-Ted S Galpin

Posted in Geopolitics, Math, Strategic Science | 2 Comments

A New Strategic Science?

A new strategic science.

That could have so many meanings.  So what do I mean?

First obviously I haven’t been publishing much on the Blog the last couple of years.  Due to a combination of things – raising a small child, some family health issues, diving in head first to help build a tech startup (which of course failed after 3 years due to a dominated strategy – a company political battle I lost.  Kids, never bet the farm on an industry bubble, especially the price of oil), and any number of distractions.

A few years older, many years smarter, and I noticed that I wrote a ton on Quora for some reason in the past couple years.  The passion never died, it just went else where.

Relative to the  new strategic science Blog – This really is my passion – so I’m getting back in to sharing.  I have goals I may or may not live up to.  But no more fear, and a new strategic science blog, we are gonna have fun with this.  It’s time.8eddd537-b668-4fcf-8f00-f012ea9d5322-original

Relative to the new strategic science discipline – been through some massive experiences, and many very cool books have gone through my mind.  Connecting lots of dots between history, practice, and industry. There is enough knowledge and empirical data out there to build a scientific discipline out of strategy.

And when you drive the art of strategy down
the knowledge funnel; and turn it into a science, a craft, where you can engineer success as much as you can engineer anything else…

That’s what I’ve been doing with my life, my career, my studies for 20 years now.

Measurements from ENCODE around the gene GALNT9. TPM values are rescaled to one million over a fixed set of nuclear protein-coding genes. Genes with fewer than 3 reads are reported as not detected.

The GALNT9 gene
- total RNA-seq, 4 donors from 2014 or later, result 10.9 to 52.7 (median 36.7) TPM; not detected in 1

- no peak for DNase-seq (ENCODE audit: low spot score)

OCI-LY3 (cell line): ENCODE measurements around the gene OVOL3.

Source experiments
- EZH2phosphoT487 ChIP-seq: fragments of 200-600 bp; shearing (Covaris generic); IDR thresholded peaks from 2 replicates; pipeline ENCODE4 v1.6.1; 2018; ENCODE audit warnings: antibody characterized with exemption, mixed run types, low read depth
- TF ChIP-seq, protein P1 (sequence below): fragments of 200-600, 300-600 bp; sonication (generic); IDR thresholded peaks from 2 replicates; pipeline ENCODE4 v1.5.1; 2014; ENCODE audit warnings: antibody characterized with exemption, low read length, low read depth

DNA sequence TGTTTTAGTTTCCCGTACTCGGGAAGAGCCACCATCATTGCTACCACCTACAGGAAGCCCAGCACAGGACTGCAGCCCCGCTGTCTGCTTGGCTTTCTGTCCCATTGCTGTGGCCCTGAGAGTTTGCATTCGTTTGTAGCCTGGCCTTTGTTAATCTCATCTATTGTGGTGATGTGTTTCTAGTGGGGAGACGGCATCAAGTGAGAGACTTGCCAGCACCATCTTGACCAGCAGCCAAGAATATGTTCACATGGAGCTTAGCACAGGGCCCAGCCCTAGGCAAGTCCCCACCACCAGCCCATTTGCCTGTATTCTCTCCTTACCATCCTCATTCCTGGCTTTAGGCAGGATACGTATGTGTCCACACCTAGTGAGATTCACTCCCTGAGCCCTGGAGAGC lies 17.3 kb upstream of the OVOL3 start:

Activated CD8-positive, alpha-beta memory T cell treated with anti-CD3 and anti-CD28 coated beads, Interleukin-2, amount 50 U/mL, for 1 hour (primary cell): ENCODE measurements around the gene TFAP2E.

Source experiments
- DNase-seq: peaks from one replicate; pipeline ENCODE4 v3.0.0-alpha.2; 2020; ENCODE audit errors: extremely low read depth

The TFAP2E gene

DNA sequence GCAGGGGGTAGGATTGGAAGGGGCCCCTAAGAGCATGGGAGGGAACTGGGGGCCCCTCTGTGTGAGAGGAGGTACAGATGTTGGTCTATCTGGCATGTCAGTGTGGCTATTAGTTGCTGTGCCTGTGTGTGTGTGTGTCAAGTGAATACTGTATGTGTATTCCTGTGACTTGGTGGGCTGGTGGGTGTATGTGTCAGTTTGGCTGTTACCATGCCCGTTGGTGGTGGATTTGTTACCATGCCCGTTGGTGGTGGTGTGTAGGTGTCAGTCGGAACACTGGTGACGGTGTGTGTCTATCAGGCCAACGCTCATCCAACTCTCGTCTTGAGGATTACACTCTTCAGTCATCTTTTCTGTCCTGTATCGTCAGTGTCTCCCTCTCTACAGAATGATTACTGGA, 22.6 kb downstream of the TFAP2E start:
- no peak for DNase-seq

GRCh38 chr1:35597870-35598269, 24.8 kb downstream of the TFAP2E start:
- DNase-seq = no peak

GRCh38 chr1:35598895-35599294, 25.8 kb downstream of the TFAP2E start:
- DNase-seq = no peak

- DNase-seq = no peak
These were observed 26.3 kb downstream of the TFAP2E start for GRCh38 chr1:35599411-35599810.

Time to share and put it into a form where others can really use it, be entertained by it, and benefit from strategy.

So I’ll be writing more, and hitting strategy on a wider variety of subjects, and having more fun with it.  Sharing the ideas and work I do elsewhere, like Quora, LinkedIn, Facebook  Because it’s what I love, and I know it can help you.

Thanks for reading,

– Ted S Galpin

Posted in Strategic Science, Uncategorized | Leave a comment

Strategy vs. Tactics (not what you expect)

suntzu strategy and tactics

So, I got some highly unanticipated free time, so here’s a quick run through some important fundamentals.  I don’t care what you do, mastery of the fundamentals is the key to being successful, be it sports, work, or strategy.

First the obligatory definitions, I could argue these, but for today we’ll go by what’s currently popping up on Wikipedia:

Strategy:  a high level plan to achieve one or more goals under conditions of uncertainty. (one could debate that strategy not just a synonym for plan, we’ll save that for another time).

tactic is a conceptual action implemented as one or more specific tasks (fair enough).

So formally speaking the text book definitions from military science and business books goes like this, a strategy is a plan that is executed via a variety of tactics.  The military goes on to say that grand tactics are large scale tactics, and grand strategy is the political strategy that provides overall direction to military strategy (i.e. terrorists bad, China OK, Canada Harmless).

Gee, that’s actually kinda boring.  So how does this help you?  Where is the salient advantage in these pedantic semantics?

First, the common sense is strategy and tactics are interchangeable words for a solution to the problem.  Strategy and tactics have a yin yang relationship in defining each other – bigger long term picture relative to immediate small scale.

Stay with me.

Tactical means winning battle today. Strategy means winning the war. But the battle had a strategy, broken up into tactics utilized by each team. But each team leader had a strategy, that was adapted in execution by a strategic utilization of appropriate tactics for the resistance and challenges faced. Yin / Yang.  Once you leave the textbook, the only difference between strategy and tactics is your perspective.  Boxers and quarterbacks have strategies for minutes worth of action. Political strategies have tactics that take months to execute.

The difference between strategy and tactics in everyday language is simply to show the short term vs long term perspectives to the task at hand.  That would make grand strategy where strategies interact, and grand tactics where different tactics interact.

So what? How does this help you? (finally there)

First, conversationally it is good to simply know the effective semantic difference between strategy and tactics.  Hopefully your now there.